On Killing Ground's over-familiar hunters and their over-familiar prey
Killing Ground IFC Midnight
Director: Damien Power
Screenplay: Damien Power
Starring: Harriet Dyer, Ian Meadows, Aaron Pedersen, Aaron Glenane, Tiarnie Coupland, Julian Garner and Maya Stange
Rated R / 1 hour, 28 minutes / 2.35:1
Limited release / VOD
(out of four)
Depiction is rarely its own purpose.
There's nothing ostensibly wrong with a movie about two rifle-toting psychopaths murdering couples in the woods, except if all it's about is two rifle-toting psychopaths murdering couples in the woods. Killing Ground gives us exactly, and only, that - with all the empty precision of something that knows its expectations too well, and has nothing else to offer.
The template is so recognizable that we anticipate the "Inspired by True Events..." title card during the closing credits - the cheap justification - only it never comes. No true-crime killers here, just a couple of weekend warriors who do some killing in their spare hours, and a couple of vacationing families unfortunate enough to be camping in the wrong place at the wrong time. The only thing that loosens Killing Ground from the rigid structure of countless similar VOD titles before it (many of them, like this one, Australian productions) is a non-linear structure that introduces one set of targets by placing them next to the abandoned campsite of the previous set. Writer/director Damien Power cuts back and forth between past and present, one narrative playing out with stark inevitability, the other with looming dread. Both, for that matter, play out with an air of predetermination - the former because we've already seen the aftermath, and are only waiting for the play-by-play to unfold in detail; the latter merely because of its juxtaposition with the former.
Screen time is weighted toward the present, as we spend the majority of our attention and emotional bandwidth on young couple Sam (Harriet Dyer) and Ian (Ian Meadows), who've just gotten engaged and expect a relaxing night or two at a lakeside camp ground. They discover one party is already there, so they set up camp a good distance away. Except the other campers never show up. Those other campers were an outdoorsy couple - Margaret (Maya Stange) and Rob (Julian Garner), along with their teenage daughter and infant son. The flashbacks focus primarily on the daughter, Em (Tiarnie Coupland), who seems distracted and disengaged, and is the first to catch the eyes of the malevolent, disciplined, stone-cold German (Australian Josh Brolin Aaron Pedersen) and his wild-card of a hunting buddy, Chook (Aaron Glenane). What these two aren't aware of - once they finish with Mom and Dad and have their way with Daughter - is the existence of the infant son, who is found days later wandering around the woods, somehow still alive but close to starving, by Sam and Ian ... who don't take long to figure out that surely they're in grave danger as well.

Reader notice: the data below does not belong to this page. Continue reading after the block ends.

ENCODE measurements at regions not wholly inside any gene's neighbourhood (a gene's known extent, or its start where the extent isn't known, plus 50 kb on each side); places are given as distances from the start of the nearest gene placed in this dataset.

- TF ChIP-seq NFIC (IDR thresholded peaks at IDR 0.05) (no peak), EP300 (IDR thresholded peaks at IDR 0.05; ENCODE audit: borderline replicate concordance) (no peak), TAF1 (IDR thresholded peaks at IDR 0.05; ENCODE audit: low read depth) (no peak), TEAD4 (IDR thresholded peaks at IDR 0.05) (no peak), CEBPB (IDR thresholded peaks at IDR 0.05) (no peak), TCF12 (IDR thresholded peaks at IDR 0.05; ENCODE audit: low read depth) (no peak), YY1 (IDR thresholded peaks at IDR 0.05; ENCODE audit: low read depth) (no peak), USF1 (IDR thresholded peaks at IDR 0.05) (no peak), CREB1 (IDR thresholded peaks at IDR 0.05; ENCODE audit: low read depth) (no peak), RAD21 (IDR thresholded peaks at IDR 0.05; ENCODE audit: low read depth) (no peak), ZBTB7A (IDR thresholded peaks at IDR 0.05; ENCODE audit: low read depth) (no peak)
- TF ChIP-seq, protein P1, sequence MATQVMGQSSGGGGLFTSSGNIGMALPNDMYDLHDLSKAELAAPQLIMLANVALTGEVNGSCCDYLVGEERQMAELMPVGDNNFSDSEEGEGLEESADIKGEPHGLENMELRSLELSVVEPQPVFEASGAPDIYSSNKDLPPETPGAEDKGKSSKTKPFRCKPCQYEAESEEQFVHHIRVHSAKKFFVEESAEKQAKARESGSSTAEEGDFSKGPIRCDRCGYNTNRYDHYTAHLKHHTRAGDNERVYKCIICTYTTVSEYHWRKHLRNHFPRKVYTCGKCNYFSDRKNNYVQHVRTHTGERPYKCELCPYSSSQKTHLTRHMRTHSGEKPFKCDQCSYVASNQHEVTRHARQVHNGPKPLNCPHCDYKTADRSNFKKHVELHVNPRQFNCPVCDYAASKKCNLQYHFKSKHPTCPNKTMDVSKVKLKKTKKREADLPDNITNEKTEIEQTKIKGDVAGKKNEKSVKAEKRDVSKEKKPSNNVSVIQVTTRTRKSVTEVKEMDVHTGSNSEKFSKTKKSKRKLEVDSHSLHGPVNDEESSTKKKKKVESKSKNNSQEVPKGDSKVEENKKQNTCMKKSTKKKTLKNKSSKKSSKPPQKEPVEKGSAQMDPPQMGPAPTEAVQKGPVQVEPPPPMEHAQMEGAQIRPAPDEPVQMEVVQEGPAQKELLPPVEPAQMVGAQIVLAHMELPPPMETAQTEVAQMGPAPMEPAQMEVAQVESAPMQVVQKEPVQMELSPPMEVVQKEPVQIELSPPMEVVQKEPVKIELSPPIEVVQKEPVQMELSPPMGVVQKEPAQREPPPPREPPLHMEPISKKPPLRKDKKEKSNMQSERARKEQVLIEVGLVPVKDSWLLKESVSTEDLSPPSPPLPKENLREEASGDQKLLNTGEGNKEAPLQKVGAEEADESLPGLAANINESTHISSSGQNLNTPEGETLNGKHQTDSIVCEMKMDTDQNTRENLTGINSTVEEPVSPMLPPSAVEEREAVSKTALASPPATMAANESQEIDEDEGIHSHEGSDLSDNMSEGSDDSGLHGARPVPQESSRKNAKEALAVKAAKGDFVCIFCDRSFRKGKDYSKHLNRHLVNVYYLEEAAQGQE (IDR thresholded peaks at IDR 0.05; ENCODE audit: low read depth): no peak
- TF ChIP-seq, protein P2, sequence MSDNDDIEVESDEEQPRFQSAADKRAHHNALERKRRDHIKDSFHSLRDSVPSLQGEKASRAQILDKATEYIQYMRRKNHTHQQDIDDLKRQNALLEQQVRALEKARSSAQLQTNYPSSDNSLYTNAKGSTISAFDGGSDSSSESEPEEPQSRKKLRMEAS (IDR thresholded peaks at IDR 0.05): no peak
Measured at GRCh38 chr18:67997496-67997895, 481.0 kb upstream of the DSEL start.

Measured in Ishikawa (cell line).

The film's structure is the closest it gets to a point, as it leverages the couple's carefree assumption of safety and tranquility against physical evidence to the contrary, narrowing the gap between the two until the inevitable rude awakening finally arrives. Aloneness itself is the force encroaching on Sam and Ian. The sudden absence of even an illusory safety net - the cushion of civilization, even just one tent's worth, within shouting distance - makes all the difference. The abandonment (for lack of a better term) of that neighboring campsite portends a certain peril that goes beyond mere isolation. The only thing scarier than that is the lurking feeling that something or someone else is on its way to fill the unexpected void.